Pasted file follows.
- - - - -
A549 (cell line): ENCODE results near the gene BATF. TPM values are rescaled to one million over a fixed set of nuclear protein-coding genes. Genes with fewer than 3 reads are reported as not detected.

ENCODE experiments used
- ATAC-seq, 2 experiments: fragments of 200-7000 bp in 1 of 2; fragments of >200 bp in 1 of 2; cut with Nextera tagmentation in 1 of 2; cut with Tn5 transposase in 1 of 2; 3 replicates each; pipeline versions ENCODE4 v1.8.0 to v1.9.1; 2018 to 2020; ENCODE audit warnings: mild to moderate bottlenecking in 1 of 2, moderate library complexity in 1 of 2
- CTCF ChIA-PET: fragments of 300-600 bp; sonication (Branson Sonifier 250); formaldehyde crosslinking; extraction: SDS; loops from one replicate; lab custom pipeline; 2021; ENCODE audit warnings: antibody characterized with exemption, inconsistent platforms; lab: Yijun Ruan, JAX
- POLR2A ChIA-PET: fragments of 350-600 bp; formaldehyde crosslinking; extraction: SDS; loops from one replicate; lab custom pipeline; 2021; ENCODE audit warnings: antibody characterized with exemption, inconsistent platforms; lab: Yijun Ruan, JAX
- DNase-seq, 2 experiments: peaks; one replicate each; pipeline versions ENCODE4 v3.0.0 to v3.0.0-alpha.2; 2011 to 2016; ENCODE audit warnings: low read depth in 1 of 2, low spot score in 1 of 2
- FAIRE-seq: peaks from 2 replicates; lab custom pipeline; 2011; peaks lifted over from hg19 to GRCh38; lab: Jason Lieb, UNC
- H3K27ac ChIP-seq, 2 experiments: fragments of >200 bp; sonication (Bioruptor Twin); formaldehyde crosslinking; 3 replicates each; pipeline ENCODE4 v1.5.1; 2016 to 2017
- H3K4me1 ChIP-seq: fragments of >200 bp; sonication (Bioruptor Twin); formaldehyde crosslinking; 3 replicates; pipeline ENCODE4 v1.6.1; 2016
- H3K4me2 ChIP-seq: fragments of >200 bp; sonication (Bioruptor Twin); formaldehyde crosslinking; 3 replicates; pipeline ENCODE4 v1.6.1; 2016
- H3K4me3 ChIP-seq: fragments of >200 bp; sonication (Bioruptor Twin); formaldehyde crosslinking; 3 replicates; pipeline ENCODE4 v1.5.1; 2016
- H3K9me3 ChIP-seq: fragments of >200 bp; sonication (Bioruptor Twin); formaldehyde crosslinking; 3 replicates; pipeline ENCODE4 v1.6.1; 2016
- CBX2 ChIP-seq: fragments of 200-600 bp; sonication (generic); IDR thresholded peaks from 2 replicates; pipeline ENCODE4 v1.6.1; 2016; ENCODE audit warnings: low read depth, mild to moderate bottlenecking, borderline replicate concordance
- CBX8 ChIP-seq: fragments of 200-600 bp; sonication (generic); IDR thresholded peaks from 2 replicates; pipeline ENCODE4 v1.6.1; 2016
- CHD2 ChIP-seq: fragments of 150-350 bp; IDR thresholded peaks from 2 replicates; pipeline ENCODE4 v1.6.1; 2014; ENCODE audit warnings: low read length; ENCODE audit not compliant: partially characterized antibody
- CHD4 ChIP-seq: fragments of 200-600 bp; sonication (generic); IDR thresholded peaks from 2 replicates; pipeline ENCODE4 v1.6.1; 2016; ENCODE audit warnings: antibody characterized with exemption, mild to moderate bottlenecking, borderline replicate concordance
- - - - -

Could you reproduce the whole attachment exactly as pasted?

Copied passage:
A549 (cell line): ENCODE results near the gene BATF. TPM values are rescaled to one million over a fixed set of nuclear protein-coding genes. Genes with fewer than 3 reads are reported as not detected.

ENCODE experiments used
- ATAC-seq, 2 experiments: fragments of 200-7000 bp in 1 of 2; fragments of >200 bp in 1 of 2; cut with Nextera tagmentation in 1 of 2; cut with Tn5 transposase in 1 of 2; 3 replicates each; pipeline versions ENCODE4 v1.8.0 to v1.9.1; 2018 to 2020; ENCODE audit warnings: mild to moderate bottlenecking in 1 of 2, moderate library complexity in 1 of 2
- CTCF ChIA-PET: fragments of 300-600 bp; sonication (Branson Sonifier 250); formaldehyde crosslinking; extraction: SDS; loops from one replicate; lab custom pipeline; 2021; ENCODE audit warnings: antibody characterized with exemption, inconsistent platforms; lab: Yijun Ruan, JAX
- POLR2A ChIA-PET: fragments of 350-600 bp; formaldehyde crosslinking; extraction: SDS; loops from one replicate; lab custom pipeline; 2021; ENCODE audit warnings: antibody characterized with exemption, inconsistent platforms; lab: Yijun Ruan, JAX
- DNase-seq, 2 experiments: peaks; one replicate each; pipeline versions ENCODE4 v3.0.0 to v3.0.0-alpha.2; 2011 to 2016; ENCODE audit warnings: low read depth in 1 of 2, low spot score in 1 of 2
- FAIRE-seq: peaks from 2 replicates; lab custom pipeline; 2011; peaks lifted over from hg19 to GRCh38; lab: Jason Lieb, UNC
- H3K27ac ChIP-seq, 2 experiments: fragments of >200 bp; sonication (Bioruptor Twin); formaldehyde crosslinking; 3 replicates each; pipeline ENCODE4 v1.5.1; 2016 to 2017
- H3K4me1 ChIP-seq: fragments of >200 bp; sonication (Bioruptor Twin); formaldehyde crosslinking; 3 replicates; pipeline ENCODE4 v1.6.1; 2016
- H3K4me2 ChIP-seq: fragments of >200 bp; sonication (Bioruptor Twin); formaldehyde crosslinking; 3 replicates; pipeline ENCODE4 v1.6.1; 2016
- H3K4me3 ChIP-seq: fragments of >200 bp; sonication (Bioruptor Twin); formaldehyde crosslinking; 3 replicates; pipeline ENCODE4 v1.5.1; 2016
- H3K9me3 ChIP-seq: fragments of >200 bp; sonication (Bioruptor Twin); formaldehyde crosslinking; 3 replicates; pipeline ENCODE4 v1.6.1; 2016
- CBX2 ChIP-seq: fragments of 200-600 bp; sonication (generic); IDR thresholded peaks from 2 replicates; pipeline ENCODE4 v1.6.1; 2016; ENCODE audit warnings: low read depth, mild to moderate bottlenecking, borderline replicate concordance
- CBX8 ChIP-seq: fragments of 200-600 bp; sonication (generic); IDR thresholded peaks from 2 replicates; pipeline ENCODE4 v1.6.1; 2016
- CHD2 ChIP-seq: fragments of 150-350 bp; IDR thresholded peaks from 2 replicates; pipeline ENCODE4 v1.6.1; 2014; ENCODE audit warnings: low read length; ENCODE audit not compliant: partially characterized antibody
- CHD4 ChIP-seq: fragments of 200-600 bp; sonication (generic); IDR thresholded peaks from 2 replicates; pipeline ENCODE4 v1.6.1; 2016; ENCODE audit warnings: antibody characterized with exemption, mild to moderate bottlenecking, borderline replicate concordance